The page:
Lü & Fucha, 2010
Lü & Fucha, 2010
Archaeoistiodactylus is known from an incomplete skeleton with a partial skull and lower jaws. Catalogued as holotype specimen JPM04-0008, it was recovered from rocks of the Tiaojishan Formation in western Liaoning, China, which date to the Bathonian-Callovian stages of the Cretaceous period. Apart from the skull, it preserves ribs, parts of the wings, hindlimbs and the pelvis. The neck, tail and feet of the specimen are lacking.
Archaeoistiodactylus was first named and described by Lü Junchang and Fucha Xiaohui in 2010. The type species is Archaeoistiodactylus linglongtaensis. The generic name is a combination of the Greek archaios, "ancient", with the name of the genus Istiodactylus, referring to Archaeoistiodactylus being presumed to have been an older close relative of the latter. The specific name refers to the provenance near Linglongta.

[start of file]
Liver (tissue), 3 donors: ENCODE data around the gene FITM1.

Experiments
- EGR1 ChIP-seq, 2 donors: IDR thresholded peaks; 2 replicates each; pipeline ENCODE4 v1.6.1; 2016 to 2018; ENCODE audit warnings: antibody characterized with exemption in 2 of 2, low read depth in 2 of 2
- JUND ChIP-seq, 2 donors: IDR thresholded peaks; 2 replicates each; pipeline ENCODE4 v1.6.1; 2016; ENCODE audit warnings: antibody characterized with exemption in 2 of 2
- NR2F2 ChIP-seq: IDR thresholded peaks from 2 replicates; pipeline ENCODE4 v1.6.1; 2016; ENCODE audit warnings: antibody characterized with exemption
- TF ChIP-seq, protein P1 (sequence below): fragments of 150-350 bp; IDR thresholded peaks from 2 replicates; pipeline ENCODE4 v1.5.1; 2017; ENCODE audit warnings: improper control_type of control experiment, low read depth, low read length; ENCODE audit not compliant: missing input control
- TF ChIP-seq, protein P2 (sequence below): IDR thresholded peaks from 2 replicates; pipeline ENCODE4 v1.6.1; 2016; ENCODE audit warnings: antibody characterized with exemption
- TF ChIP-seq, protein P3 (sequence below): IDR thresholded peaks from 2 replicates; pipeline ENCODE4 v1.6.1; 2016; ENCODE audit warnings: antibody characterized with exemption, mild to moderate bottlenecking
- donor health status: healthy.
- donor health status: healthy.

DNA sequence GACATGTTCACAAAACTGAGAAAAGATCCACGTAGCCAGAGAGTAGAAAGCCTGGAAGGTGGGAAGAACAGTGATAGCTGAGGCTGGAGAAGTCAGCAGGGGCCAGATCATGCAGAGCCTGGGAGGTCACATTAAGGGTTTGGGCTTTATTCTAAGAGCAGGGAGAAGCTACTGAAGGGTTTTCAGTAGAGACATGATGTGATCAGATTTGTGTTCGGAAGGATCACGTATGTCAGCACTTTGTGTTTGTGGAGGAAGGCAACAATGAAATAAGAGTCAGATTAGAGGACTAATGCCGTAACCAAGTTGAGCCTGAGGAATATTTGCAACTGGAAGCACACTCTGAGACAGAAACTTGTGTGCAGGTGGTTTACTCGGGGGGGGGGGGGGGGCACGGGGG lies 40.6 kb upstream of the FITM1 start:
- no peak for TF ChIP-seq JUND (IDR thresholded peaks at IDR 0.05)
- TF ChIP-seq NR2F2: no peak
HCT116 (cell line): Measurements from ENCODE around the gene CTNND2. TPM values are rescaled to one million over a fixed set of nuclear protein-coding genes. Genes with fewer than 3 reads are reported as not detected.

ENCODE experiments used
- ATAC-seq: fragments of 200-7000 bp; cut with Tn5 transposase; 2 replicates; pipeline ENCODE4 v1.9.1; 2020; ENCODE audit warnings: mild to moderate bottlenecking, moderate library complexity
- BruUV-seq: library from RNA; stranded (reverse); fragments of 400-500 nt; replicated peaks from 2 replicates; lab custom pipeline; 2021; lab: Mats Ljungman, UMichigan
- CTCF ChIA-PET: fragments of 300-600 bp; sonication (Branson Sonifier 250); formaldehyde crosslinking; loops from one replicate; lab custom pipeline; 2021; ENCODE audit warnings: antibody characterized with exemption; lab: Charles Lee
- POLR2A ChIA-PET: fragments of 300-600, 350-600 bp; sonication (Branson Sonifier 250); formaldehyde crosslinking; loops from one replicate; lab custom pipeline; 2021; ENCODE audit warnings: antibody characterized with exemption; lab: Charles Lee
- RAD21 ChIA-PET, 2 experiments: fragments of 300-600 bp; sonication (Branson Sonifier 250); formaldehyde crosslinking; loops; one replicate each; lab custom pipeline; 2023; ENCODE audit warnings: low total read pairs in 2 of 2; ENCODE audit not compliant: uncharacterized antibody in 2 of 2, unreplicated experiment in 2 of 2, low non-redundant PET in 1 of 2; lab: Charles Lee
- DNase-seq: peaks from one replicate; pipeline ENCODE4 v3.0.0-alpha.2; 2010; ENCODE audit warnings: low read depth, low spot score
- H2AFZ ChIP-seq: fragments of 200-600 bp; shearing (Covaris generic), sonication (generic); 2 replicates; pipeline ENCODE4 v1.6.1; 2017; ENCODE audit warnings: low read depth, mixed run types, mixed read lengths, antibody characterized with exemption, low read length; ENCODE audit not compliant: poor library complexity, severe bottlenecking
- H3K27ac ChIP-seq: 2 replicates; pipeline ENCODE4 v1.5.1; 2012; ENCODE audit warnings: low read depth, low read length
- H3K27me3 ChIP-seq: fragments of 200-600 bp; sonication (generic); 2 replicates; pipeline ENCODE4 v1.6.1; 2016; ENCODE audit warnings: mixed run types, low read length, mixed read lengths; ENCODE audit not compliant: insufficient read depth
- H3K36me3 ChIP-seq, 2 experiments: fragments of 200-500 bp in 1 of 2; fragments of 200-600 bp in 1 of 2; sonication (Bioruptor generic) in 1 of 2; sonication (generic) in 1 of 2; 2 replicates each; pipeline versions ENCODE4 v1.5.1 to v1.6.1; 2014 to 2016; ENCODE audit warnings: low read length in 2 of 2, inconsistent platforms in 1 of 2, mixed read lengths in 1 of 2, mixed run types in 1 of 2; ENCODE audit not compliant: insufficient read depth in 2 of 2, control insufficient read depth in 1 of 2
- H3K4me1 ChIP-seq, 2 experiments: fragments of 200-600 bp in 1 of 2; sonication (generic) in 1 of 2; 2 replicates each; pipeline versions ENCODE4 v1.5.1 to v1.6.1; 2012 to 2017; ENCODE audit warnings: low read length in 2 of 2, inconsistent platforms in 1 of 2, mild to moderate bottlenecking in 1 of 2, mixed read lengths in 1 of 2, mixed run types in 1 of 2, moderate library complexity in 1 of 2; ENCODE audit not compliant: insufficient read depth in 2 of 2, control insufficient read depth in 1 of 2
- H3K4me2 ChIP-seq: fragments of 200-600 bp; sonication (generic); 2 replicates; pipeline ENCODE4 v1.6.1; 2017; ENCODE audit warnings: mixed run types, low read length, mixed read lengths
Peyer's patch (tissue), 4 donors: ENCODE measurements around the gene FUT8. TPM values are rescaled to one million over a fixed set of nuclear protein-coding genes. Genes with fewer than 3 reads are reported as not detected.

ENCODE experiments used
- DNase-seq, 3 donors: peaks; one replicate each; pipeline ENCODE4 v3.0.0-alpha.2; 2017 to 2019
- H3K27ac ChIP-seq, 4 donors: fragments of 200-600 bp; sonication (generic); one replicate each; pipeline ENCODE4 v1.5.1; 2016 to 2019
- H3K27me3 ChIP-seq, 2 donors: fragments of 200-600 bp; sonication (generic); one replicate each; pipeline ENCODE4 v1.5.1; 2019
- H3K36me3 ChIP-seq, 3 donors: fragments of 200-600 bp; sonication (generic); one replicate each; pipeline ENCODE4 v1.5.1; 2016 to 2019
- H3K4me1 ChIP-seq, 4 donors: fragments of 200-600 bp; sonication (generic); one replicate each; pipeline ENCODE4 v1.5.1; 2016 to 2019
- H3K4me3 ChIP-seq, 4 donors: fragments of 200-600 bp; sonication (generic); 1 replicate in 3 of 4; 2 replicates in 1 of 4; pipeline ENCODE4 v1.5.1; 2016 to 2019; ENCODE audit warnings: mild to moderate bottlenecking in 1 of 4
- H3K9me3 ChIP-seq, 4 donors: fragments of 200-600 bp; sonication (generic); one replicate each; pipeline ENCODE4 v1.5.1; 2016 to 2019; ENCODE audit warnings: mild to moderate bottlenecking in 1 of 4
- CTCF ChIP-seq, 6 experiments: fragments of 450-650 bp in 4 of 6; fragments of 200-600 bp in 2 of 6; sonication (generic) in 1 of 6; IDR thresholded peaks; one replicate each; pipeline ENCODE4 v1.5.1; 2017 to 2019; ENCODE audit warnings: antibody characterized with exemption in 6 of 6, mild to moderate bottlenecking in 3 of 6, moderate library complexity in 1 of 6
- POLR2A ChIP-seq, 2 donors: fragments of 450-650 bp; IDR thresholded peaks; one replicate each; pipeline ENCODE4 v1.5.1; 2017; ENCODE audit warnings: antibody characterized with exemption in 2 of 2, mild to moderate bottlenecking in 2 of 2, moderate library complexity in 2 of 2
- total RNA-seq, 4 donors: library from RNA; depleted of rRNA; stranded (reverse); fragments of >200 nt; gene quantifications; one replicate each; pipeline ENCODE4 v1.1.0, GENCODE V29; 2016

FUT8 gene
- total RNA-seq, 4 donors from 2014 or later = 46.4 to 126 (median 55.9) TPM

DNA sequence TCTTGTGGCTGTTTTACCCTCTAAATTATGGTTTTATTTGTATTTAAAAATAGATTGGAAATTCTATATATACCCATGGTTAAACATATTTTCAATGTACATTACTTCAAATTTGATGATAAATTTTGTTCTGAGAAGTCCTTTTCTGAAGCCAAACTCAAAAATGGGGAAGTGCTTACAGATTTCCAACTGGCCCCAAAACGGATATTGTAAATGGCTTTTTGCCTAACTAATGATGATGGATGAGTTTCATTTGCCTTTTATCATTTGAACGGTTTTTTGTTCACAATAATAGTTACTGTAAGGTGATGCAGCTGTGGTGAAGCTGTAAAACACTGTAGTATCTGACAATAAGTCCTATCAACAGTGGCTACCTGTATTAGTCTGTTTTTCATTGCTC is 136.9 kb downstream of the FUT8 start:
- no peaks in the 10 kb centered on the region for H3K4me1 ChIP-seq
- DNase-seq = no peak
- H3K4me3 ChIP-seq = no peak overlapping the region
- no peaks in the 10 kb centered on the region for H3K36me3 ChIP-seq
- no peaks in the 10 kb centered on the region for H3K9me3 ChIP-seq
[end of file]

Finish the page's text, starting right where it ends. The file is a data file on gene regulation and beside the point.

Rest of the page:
Lü and Fucha assigned Archaeoistiodactylus to the clade Breviquartossa and considered it to be more closely related to the istiodactylids than to any other group of pterosaurs; however, they considered it to be more primitive than the Cretaceous istiodactylids and regarded it as an ancestor, rather than member of istiodactylid pterosaurs. David Martill and Steve Etches in 2013 suggested that the holotype specimen might actually be a poorly preserved specimen of Darwinopterus. In 2014, Corwin Sullivan and colleagues considered the "distinctive midline tooth in the tip of the rostrum" of the holotype specimen to be a probable valid diagnostic feature of A. linglongtaensis; however, the authors considered it more likely that Archaeoistiodactylus was a basal monofenestratan than an istiodactylid.
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